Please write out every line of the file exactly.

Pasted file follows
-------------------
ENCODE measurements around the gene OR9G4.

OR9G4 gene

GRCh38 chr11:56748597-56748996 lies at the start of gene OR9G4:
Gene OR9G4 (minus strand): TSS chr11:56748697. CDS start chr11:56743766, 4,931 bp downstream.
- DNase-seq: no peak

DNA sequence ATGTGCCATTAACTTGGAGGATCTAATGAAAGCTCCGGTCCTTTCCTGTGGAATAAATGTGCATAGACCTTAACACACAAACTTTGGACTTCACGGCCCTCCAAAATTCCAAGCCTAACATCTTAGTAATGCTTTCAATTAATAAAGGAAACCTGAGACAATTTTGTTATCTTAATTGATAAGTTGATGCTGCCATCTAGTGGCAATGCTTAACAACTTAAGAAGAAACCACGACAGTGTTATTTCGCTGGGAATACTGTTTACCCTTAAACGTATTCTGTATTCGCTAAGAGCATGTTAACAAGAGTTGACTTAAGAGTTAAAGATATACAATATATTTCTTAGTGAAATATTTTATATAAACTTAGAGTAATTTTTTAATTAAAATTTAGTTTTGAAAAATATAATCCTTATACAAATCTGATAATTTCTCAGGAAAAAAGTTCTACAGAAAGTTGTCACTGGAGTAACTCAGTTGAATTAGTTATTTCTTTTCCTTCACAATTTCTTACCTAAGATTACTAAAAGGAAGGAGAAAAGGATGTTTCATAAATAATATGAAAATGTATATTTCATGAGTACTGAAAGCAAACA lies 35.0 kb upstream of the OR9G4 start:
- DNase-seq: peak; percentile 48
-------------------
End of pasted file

ENCODE measurements around the gene OR9G4.

OR9G4 gene

GRCh38 chr11:56748597-56748996 lies at the start of gene OR9G4:
Gene OR9G4 (minus strand): TSS chr11:56748697. CDS start chr11:56743766, 4,931 bp downstream.
- DNase-seq: no peak

DNA sequence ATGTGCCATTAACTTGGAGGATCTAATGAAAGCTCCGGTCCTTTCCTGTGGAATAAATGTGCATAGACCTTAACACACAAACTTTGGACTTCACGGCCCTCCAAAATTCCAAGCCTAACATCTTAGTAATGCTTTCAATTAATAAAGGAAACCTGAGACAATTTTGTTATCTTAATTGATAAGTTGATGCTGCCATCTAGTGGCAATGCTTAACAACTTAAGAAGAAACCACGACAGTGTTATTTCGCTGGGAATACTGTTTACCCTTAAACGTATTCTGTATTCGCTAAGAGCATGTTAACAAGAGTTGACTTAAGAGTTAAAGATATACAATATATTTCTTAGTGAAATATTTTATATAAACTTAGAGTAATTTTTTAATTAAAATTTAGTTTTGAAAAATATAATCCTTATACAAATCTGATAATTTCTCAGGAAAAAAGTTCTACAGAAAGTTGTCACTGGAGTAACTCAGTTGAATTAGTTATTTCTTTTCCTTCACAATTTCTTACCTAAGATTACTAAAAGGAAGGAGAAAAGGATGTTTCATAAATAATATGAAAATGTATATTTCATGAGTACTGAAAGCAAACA lies 35.0 kb upstream of the OR9G4 start:
- DNase-seq: peak; percentile 48